Aritz Aduriz at Marca
Aritz Aduriz made his debut with the national team last week, so he’s very much in demand this week! He gave this interview to Marca, which appeared in today’s edition. I like him.
Q: How has your first week with the national team been?
A: Very good. It’s a wonderful experience being able to share training sessions, a locker room and games with these great players. I’m very happy to be here and I have a lot of desire to help out.
Q: Did it make you uncomfortable that your call-up started a political debate due to that letter asking for the national team of Euskadi to be called Euskal Herria?
A: It was expected. There are people that take things out of context. I don’t want to rehash this topic nor am I thinking about doing so. What I want to do is play and help. The only thing I can say is that I’m proud, satisfied and happy to be on the national team. The answer is that I’m here.
Q: Is it true that the team is as wholesome as it appears from the outside?
A: Absolutely. From the outside, you see a team with a very high level of play, that is the champion of the world, but on the inside, it’s incredible. The group is great, and they make you feel comfortable from the moment that you come in that door. I thought it would be like this, but what I found still surprised me.
Q: It’s like they’re not champions of the world.
A: Totally. They’re normal people, and has been a very united group for some time, and it’s easy to integrate oneself.
Q: You weren’t on the first list of Del Bosque. In fact, you were at Port Aventura [an amusement park] when you got the news. How did it happen?
A: Voro, the delegate of Valencia, called me to tell me. I was taking a few days off with my niece, my brother-in-law and my girlfriend. We were all surprised, but since it was still early in the morning, we stayed there a while longer.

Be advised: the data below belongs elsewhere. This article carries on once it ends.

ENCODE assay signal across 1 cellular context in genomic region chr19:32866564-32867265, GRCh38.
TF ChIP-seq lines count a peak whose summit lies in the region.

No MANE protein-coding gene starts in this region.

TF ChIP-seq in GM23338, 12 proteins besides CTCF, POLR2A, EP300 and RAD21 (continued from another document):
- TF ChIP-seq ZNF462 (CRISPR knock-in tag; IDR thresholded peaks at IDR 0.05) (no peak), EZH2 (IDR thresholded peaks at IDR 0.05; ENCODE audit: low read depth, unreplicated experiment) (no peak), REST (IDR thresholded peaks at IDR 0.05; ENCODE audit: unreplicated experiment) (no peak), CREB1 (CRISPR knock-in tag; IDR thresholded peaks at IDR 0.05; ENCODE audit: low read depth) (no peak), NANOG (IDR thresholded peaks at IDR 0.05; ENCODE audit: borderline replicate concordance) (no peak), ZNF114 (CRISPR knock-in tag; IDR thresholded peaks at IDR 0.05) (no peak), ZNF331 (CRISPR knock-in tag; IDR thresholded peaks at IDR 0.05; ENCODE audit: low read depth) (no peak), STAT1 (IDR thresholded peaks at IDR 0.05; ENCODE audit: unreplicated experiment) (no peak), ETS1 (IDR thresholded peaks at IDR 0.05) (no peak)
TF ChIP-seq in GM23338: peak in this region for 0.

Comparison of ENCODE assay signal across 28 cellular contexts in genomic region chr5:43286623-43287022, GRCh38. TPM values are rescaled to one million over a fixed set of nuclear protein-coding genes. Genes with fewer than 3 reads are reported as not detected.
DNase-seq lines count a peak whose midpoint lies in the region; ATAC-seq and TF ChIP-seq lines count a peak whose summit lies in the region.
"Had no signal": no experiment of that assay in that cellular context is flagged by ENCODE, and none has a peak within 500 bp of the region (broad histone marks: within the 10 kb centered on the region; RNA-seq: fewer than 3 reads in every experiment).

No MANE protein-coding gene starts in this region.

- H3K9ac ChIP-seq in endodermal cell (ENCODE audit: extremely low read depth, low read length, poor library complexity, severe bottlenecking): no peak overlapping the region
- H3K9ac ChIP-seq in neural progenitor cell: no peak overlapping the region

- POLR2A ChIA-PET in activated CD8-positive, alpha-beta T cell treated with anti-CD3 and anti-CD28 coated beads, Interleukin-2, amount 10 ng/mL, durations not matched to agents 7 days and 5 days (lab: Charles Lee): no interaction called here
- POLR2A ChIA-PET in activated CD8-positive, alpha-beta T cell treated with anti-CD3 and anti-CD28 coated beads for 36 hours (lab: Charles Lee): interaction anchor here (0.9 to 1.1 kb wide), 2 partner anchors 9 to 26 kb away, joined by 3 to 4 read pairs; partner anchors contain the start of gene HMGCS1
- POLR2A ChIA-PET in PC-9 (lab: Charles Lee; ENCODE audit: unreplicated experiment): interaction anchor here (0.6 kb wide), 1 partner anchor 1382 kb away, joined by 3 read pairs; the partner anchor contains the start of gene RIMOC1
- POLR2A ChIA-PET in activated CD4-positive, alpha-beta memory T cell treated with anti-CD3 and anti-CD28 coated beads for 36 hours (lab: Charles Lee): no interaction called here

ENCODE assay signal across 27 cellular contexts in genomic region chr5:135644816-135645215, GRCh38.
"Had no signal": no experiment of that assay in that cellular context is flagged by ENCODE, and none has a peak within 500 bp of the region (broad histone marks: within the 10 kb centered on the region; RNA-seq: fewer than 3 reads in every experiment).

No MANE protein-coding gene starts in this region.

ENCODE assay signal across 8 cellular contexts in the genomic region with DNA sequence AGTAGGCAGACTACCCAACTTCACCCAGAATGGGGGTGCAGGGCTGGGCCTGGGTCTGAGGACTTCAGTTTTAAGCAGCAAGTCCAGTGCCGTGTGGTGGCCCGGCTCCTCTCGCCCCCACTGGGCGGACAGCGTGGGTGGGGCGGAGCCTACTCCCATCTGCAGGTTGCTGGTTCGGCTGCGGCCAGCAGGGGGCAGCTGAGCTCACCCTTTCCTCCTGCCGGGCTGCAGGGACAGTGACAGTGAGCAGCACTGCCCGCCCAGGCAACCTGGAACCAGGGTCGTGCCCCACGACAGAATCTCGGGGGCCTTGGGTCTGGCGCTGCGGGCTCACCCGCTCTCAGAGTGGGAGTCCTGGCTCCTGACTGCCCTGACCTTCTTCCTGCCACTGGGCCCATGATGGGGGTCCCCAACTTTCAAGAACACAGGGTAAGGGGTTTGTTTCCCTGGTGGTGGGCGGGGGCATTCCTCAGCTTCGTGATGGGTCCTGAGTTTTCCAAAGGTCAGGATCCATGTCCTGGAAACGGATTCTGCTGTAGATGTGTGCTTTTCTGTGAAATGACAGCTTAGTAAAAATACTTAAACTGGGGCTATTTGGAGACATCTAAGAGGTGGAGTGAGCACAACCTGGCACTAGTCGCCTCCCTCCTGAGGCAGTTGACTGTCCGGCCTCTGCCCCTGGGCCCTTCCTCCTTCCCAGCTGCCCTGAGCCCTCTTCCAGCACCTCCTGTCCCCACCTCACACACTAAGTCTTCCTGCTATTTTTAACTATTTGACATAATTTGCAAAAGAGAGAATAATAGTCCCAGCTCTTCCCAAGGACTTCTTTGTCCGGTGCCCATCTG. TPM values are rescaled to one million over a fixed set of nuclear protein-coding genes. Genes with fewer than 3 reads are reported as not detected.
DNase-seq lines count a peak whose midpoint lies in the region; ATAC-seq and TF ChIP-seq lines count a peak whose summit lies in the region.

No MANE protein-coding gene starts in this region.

Q: What did you feel when you heard him say your name?
A: I was flattered. If the national team coach says your name, that means that you’re doing things well and what your team is doing has been noticed. I always say that without the work of my teammates, I wouldn’t be here.
Q: Do you see yourself coming back to the national team?
A: I know what level the forward position on the team has and how complicated it is to return. I’m going to try and play well with Valencia, so that the team is on top of the table. That would be a good sign and who knows if I’ll be able to return. The míster will make that decision.
Q: You debuted against Lithuania and you were very critical towards yourself, to the point where it appeared you weren’t content. What happened?
A: How was I not going to be content? What happened is that I had three occasions that didn’t end up going well, and that made me frustrated, but nothing more. It’s a day that I’m never going to forget.
Q: Will you have minutes against Scotland?
A: I don’t know. Considering how Fernando is playing…
Q: It’s always said that British football is the type that Basque players like the most. Is it true in your case?
A: I like the football played in the Premier. I’ve always liked the speed, the intensity of the games, the way in which they live for the sport, the culture…
Q: If you score tomorrow, who will you dedicate it to?
A: I’m not very into special celebrations. I like to celebrate goals with my teammates, because if I score, it’s thanks to them.
Q: Did you think Villa was anxious to score?
A: I think he’s doing fantastically. He’s one of the best forwards in the world, if not the best. It’s not about this goal that everyone is talking about, but about the many more goals he’ll score.
More on Aritz:
– of the two shirts he has from his debut (the players get two shirts for each game), one is for him and the other is for a friend that he met while with Valladolid: “he was in a car accident and his wife had to have a leg amputated. He asked me if he could have the shirt to cheer up his wife, and of course I gave it to him. We’ve known each other for a long time, and he was in Salamanca.”
– wherever he’s gone this past week, he’s made friends. People say he treats everyone around him – footballers, journalists, fans – extremely well.